Average Cost of Living for Students in New Zealand
|Residential College||Shared Flat||Studio Room|
|Average rent (52 weeks)||-||$10,400||$13,000|
|Food (40 Weeks )||-||$4,000||$4,000|
|Gas/electricity, internet (52 weeks)||-||$1800|
|Total for accommodation||$18315||$16200||$4000|
|Personal costs (40 weeks)||$3200||$3200||$3200|
|Entertainment (40 weeks)||$2200||$2200||$2200|
|Medical and travel insurance||$620||$620||$620|
Tips to Save Money on Living Costs
Auckland ranked 70th, and Wellington ranked 94th out of 209 cities in the 2021 Mercer Cost of Living survey, indicating that they are more affordable than major cities such as Shanghai, New York, and Sydney. The cost of living in New Zealand differs depending on the city. Some cities have higher expenses for housing and transportation compared to others. Take a look at these suggestions for reducing your expenses while pursuing your studies in New Zealand.
1. Save money on food
Save money on groceries by purchasing fresh fruits and vegetables from local markets instead of supermarkets. Most towns have weekend markets, while bigger cities have multiple options. Opt for New Zealand-grown produce when it's in the season to avoid pricey imported alternatives and buying out-of-season produce. Sharing food expenses with flatmates and cooking together is a great way to reduce costs while building relationships.
2. Use your student id to get discounts
Local stores, restaurants, and entertainment outlets often provide discounts to students of New Zealand tertiary education providers. To avail these discounts, present your student ID card. These discounts can range from reduced movie tickets to book and bank fee discounts. Remember to inquire about available discounts as they won't be offered to you unless you ask.
3. Buy second hand
Purchasing second-hand household items and clothing from charity shops, referred to as op shops in New Zealand, is a sustainable and budget-friendly way of shopping. Several charitable organizations in New Zealand operate op shops, including the Salvation Army, St. Vincent de Paul, the Red Cross, and local hospice services. Shopping at these stores with a friend can be an enjoyable experience.
4. Save money on power
When living in a flat, you are responsible for paying your power bills, which are generally shared among flatmates. The cost of power varies depending on the energy provider chosen. You can compare the prices of different providers through Consumer Powerswitch.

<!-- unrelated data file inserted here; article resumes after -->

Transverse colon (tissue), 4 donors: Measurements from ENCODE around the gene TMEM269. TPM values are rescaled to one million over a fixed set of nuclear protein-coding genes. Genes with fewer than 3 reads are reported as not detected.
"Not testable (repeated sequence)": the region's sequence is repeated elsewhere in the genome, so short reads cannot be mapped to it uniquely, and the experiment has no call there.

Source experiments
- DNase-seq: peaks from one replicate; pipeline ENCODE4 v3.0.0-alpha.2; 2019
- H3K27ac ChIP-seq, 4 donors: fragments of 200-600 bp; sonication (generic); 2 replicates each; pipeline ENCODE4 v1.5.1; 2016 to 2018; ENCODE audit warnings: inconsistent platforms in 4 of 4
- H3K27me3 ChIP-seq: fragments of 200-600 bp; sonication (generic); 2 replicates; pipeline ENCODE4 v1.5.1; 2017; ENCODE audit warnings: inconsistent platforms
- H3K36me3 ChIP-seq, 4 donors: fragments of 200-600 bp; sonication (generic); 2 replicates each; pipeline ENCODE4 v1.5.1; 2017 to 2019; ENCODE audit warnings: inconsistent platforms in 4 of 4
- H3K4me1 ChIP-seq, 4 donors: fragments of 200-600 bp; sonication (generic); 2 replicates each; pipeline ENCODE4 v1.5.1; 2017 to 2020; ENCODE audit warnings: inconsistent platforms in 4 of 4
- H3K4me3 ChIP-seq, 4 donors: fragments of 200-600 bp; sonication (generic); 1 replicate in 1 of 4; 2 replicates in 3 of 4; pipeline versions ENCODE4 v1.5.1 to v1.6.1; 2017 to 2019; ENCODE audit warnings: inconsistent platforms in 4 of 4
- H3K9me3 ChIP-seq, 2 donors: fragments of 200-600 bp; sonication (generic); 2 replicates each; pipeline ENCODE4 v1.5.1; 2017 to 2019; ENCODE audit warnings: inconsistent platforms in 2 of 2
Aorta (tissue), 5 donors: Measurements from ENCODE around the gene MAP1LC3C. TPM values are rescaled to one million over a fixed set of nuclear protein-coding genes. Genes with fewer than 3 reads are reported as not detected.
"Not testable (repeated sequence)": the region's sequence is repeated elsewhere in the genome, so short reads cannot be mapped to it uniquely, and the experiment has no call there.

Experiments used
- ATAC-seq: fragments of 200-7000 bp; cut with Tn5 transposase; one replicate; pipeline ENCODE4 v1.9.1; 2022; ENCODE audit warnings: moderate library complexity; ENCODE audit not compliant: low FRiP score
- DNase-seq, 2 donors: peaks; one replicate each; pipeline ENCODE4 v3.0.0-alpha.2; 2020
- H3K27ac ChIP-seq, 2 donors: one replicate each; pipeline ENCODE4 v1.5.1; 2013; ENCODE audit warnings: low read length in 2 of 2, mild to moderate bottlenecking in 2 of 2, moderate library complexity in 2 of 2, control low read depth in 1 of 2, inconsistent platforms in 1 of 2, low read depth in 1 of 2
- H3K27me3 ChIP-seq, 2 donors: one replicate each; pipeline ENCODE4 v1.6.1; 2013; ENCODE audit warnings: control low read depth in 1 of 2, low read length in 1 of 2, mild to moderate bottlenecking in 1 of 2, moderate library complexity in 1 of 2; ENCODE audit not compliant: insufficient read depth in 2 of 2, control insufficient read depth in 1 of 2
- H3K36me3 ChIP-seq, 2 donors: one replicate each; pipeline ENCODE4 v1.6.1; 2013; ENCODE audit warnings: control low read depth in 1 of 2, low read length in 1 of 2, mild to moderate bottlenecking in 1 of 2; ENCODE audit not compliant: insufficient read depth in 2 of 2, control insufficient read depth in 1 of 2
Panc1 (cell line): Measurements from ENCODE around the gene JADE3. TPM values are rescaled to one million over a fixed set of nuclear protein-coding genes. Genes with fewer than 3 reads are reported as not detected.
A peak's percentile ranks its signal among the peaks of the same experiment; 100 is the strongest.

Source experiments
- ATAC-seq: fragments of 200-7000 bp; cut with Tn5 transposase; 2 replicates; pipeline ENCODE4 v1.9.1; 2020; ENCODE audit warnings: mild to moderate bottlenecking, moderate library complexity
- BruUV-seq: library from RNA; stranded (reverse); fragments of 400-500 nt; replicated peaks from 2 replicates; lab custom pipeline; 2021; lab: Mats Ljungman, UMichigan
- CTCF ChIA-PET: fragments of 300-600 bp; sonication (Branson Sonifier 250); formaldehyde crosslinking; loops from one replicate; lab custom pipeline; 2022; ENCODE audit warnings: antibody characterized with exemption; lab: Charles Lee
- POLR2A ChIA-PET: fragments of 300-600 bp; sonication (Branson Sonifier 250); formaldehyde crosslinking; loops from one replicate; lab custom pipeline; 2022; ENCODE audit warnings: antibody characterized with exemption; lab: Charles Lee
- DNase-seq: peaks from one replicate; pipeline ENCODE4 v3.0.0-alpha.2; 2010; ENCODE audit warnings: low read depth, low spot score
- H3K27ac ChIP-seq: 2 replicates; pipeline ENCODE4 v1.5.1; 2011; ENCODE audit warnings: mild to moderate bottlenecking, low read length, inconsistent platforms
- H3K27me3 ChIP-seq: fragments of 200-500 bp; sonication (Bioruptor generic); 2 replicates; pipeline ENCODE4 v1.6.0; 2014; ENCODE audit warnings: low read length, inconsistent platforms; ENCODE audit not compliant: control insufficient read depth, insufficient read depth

5 Tips to Save Money
- 1. Buy local produce
- 2. Cook for yourself instead of eating out
- 3. Use your student id to get discounts
- 4. Buy second-hand appliances and furniture
- 5. Be judicious with utilities
Are there any scholarships available to help cover the cost of studying in New Zealand?
A: Yes, there are several scholarships available to international students studying in New Zealand. These include scholarships offered by the New Zealand government, educational institutions, and other organizations. It's worth researching and applying for these scholarships to help alleviate the cost of studying in New Zealand.
What other expenses should I consider besides tuition fees when studying in New Zealand?
A: Besides tuition fees, you should also consider living expenses, including accommodation, food, and transportation. International students are also required to have health insurance while studying in New Zealand. It's important to factor in these costs when budgeting for your studies.
Can I work while studying in New Zealand to help cover my expenses?
A: Yes, international students are allowed to work up to 20 hours per week during the academic year and full-time during scheduled breaks. However, it's important to note that the income earned from these part-time jobs may not be sufficient to cover all of your expenses, so it's important to budget accordingly.